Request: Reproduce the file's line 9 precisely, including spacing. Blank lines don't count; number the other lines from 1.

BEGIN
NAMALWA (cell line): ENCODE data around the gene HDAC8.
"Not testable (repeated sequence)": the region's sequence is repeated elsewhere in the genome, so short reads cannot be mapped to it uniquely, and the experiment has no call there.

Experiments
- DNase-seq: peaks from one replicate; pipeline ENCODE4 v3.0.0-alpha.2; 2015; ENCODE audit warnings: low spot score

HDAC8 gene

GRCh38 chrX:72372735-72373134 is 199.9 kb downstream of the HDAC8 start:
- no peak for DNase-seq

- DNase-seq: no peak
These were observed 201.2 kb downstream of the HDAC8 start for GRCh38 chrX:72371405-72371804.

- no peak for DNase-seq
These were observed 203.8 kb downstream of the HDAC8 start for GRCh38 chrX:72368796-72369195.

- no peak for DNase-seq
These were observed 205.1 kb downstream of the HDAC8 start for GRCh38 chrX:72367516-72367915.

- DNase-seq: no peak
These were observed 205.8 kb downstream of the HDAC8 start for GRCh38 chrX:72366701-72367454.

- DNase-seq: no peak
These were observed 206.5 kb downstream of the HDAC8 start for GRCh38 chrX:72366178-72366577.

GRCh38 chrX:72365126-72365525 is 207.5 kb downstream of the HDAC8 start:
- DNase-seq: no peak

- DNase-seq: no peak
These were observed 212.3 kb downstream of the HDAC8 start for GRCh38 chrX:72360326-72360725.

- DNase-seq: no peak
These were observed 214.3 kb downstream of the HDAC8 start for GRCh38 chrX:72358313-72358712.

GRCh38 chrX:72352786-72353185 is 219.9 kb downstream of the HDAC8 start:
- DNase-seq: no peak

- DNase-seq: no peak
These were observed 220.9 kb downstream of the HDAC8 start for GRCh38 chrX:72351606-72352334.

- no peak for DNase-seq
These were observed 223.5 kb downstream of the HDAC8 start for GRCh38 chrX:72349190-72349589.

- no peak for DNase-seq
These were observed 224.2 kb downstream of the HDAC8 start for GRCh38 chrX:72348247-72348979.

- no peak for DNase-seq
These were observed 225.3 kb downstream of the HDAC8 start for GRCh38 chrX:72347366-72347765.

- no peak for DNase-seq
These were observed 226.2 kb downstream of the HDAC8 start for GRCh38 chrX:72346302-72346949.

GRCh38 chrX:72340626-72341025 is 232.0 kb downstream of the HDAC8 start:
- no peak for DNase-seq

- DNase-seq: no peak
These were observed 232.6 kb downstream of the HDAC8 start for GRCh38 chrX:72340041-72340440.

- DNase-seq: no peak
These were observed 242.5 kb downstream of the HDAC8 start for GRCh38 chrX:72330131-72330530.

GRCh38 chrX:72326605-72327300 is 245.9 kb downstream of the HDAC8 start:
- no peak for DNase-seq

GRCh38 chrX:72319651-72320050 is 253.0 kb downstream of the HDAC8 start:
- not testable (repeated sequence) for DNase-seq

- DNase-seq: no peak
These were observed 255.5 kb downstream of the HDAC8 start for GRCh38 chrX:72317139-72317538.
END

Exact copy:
These were observed 201.2 kb downstream of the HDAC8 start for GRCh38 chrX:72371405-72371804.